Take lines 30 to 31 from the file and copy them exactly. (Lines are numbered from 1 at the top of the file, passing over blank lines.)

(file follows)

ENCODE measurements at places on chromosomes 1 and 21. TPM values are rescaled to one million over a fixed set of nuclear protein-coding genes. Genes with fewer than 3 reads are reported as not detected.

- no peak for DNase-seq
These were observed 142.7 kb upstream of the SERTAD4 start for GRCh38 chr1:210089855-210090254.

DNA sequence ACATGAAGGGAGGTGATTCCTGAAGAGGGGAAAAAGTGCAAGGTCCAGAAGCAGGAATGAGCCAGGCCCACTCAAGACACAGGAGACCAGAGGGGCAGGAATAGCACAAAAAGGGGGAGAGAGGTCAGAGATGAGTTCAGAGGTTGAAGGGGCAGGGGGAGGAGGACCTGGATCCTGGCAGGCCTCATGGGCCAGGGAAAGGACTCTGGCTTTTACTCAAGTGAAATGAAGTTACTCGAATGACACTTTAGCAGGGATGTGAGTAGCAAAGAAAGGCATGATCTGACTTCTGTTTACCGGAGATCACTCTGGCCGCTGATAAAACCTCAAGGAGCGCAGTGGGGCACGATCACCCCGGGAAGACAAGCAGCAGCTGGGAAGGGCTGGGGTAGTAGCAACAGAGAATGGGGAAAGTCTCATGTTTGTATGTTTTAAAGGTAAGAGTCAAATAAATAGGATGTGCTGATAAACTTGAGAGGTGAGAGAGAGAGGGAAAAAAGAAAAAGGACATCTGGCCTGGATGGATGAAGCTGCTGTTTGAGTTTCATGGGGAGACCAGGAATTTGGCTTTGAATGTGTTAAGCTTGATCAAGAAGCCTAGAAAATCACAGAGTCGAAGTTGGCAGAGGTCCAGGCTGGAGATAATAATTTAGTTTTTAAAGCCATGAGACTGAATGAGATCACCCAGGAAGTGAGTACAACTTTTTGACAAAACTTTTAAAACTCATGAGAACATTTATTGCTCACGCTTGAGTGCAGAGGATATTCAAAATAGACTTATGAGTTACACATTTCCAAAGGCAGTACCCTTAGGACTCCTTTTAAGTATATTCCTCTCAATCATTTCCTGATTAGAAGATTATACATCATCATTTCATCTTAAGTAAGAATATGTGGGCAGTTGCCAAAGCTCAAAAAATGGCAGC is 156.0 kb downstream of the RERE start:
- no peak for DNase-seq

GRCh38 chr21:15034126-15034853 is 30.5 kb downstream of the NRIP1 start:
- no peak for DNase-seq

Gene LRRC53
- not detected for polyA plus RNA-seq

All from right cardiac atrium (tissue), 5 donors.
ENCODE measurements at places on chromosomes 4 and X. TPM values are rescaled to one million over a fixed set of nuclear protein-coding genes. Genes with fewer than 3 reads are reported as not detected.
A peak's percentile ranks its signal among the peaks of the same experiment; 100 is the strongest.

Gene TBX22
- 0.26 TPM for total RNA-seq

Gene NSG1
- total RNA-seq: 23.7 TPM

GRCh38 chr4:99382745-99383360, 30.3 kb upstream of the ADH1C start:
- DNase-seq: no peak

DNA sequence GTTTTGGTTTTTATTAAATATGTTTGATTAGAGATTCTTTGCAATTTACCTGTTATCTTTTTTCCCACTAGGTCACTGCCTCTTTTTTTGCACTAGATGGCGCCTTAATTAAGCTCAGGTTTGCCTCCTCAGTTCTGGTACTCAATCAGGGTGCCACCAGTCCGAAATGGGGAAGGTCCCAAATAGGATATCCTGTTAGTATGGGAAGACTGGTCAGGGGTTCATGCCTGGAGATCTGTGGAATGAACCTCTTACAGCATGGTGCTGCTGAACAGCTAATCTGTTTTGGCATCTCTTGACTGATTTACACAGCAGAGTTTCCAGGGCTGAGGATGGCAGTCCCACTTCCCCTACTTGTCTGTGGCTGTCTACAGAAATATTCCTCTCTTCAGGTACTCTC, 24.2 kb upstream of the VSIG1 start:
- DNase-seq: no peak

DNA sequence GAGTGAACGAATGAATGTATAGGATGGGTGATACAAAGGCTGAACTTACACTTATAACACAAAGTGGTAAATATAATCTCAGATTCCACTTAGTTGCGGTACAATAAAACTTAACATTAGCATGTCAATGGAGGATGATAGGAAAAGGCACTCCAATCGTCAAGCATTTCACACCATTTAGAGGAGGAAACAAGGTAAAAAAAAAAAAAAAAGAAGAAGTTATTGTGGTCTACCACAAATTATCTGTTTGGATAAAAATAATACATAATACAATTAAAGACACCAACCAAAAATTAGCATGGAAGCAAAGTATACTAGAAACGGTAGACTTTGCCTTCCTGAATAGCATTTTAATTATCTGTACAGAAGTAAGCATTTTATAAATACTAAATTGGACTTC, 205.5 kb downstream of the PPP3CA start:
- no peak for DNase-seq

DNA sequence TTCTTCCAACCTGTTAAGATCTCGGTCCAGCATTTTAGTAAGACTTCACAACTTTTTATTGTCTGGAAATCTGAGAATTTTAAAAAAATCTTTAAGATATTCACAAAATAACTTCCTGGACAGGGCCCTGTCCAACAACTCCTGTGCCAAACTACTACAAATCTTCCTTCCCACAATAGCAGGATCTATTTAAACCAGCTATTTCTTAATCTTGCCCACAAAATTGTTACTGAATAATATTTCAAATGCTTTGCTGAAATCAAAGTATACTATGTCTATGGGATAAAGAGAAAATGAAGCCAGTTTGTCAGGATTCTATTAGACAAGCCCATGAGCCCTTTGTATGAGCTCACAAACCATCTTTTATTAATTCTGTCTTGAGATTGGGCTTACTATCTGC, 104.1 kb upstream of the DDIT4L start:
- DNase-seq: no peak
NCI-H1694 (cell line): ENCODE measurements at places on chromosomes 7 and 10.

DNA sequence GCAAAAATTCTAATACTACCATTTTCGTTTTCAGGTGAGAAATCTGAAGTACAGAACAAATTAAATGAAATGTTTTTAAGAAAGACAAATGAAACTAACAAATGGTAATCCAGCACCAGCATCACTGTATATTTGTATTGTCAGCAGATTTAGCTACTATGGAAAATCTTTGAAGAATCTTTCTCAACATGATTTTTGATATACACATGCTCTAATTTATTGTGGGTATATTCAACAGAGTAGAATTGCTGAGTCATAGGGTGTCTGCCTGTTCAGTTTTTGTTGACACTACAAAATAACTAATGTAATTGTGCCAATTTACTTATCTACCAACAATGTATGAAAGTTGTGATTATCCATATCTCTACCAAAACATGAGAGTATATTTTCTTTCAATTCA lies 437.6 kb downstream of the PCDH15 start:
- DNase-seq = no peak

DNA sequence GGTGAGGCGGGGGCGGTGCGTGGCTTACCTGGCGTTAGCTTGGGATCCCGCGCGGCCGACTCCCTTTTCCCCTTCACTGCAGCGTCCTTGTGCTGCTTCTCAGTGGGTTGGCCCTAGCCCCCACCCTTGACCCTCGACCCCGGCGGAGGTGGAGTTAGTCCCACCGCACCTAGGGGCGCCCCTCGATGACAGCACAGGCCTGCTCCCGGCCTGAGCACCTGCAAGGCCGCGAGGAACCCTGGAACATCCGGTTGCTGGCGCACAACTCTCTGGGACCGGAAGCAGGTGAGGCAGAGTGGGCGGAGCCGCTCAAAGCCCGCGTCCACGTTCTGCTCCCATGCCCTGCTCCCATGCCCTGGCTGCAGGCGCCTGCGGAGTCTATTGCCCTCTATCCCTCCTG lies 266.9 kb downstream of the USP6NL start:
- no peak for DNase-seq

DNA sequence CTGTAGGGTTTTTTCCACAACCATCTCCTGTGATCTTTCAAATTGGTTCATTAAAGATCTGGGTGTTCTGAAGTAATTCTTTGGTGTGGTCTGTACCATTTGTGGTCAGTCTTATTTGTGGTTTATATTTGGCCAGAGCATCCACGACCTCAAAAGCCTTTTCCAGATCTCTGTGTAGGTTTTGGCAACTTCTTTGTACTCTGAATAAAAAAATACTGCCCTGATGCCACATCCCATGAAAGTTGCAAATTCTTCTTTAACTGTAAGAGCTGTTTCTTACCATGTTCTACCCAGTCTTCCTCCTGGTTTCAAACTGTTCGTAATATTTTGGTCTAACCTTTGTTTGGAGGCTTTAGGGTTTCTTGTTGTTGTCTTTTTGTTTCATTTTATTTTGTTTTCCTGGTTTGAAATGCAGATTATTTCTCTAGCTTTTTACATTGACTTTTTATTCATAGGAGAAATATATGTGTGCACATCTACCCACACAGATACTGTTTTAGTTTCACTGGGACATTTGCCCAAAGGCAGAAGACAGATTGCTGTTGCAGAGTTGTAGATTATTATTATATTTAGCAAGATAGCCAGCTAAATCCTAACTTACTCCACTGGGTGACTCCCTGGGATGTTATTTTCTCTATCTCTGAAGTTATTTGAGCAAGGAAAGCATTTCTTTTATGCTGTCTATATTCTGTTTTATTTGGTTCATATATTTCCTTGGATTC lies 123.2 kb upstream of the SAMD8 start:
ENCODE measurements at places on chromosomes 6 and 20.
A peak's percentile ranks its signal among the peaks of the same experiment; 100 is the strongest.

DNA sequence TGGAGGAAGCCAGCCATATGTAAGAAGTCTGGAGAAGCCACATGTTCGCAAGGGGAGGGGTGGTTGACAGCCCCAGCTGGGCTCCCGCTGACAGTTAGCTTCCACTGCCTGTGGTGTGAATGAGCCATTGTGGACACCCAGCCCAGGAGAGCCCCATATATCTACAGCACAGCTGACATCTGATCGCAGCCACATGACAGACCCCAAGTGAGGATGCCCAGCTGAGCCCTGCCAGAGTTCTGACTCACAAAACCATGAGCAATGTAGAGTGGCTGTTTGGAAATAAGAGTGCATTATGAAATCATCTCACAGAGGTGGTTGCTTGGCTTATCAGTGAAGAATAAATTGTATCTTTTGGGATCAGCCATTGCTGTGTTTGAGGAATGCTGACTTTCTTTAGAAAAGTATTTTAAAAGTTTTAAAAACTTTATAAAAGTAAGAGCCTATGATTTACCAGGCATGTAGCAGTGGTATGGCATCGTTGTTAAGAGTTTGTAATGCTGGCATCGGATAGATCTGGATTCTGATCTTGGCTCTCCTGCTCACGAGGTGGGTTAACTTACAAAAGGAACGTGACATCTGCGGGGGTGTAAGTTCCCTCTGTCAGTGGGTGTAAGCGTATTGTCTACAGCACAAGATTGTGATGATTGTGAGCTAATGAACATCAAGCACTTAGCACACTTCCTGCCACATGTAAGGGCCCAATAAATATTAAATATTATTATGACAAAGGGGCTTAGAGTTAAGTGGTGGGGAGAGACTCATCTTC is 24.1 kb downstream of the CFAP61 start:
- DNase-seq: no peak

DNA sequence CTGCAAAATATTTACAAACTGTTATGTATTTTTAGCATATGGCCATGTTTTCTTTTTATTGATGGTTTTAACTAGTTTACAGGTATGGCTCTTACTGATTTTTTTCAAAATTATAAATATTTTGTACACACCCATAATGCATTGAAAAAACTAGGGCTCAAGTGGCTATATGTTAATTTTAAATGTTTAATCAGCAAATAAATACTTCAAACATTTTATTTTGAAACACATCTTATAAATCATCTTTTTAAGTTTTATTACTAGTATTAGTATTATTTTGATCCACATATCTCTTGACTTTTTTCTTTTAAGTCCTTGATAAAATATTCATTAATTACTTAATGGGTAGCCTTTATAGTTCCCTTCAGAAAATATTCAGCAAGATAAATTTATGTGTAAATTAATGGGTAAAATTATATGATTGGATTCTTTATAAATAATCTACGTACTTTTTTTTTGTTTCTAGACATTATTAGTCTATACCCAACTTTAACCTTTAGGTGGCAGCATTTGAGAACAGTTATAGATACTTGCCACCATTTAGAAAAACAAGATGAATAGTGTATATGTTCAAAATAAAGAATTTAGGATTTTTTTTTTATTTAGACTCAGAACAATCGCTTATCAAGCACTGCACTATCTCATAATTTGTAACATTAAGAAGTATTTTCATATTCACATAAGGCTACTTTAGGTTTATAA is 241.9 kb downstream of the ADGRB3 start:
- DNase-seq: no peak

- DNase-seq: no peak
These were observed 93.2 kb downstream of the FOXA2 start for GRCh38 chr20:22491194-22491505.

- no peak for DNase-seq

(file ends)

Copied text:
DNA sequence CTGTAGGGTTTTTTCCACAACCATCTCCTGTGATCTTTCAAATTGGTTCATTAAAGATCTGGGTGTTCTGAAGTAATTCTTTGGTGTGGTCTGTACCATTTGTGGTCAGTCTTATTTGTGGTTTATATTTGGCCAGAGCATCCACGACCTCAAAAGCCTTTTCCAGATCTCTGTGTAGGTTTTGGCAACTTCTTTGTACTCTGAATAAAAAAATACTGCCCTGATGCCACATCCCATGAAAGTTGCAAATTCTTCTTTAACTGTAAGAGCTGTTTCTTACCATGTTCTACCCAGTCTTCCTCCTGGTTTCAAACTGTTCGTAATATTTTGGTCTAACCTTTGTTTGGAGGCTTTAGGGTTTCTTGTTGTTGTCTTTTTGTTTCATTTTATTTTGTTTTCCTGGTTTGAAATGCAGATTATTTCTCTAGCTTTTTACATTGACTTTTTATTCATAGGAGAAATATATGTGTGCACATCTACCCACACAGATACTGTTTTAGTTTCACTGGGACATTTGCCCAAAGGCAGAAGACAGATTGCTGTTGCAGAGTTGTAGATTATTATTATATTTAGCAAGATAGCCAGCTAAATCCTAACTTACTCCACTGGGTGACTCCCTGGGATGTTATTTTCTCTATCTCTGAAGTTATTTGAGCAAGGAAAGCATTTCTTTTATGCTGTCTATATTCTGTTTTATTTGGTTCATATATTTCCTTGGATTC lies 123.2 kb upstream of the SAMD8 start:
ENCODE measurements at places on chromosomes 6 and 20.